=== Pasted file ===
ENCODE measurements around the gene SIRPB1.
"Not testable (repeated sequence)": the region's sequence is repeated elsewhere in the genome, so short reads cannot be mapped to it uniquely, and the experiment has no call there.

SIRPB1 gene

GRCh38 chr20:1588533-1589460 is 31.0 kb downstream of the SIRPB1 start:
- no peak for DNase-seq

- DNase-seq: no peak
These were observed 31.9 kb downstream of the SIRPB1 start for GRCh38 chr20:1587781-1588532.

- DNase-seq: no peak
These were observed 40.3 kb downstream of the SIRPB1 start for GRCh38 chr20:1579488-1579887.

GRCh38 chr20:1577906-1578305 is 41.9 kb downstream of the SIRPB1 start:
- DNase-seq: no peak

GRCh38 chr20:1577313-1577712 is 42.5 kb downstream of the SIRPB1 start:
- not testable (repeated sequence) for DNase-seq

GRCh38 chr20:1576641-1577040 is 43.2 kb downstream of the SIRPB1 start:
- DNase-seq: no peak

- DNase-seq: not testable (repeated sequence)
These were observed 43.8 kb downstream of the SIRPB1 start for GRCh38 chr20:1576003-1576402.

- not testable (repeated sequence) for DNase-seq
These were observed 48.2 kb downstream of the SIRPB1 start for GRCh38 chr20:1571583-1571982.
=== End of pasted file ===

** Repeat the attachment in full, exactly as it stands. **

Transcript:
ENCODE measurements around the gene SIRPB1.
"Not testable (repeated sequence)": the region's sequence is repeated elsewhere in the genome, so short reads cannot be mapped to it uniquely, and the experiment has no call there.

SIRPB1 gene

GRCh38 chr20:1588533-1589460 is 31.0 kb downstream of the SIRPB1 start:
- no peak for DNase-seq

- DNase-seq: no peak
These were observed 31.9 kb downstream of the SIRPB1 start for GRCh38 chr20:1587781-1588532.

- DNase-seq: no peak
These were observed 40.3 kb downstream of the SIRPB1 start for GRCh38 chr20:1579488-1579887.

GRCh38 chr20:1577906-1578305 is 41.9 kb downstream of the SIRPB1 start:
- DNase-seq: no peak

GRCh38 chr20:1577313-1577712 is 42.5 kb downstream of the SIRPB1 start:
- not testable (repeated sequence) for DNase-seq

GRCh38 chr20:1576641-1577040 is 43.2 kb downstream of the SIRPB1 start:
- DNase-seq: no peak

- DNase-seq: not testable (repeated sequence)
These were observed 43.8 kb downstream of the SIRPB1 start for GRCh38 chr20:1576003-1576402.

- not testable (repeated sequence) for DNase-seq
These were observed 48.2 kb downstream of the SIRPB1 start for GRCh38 chr20:1571583-1571982.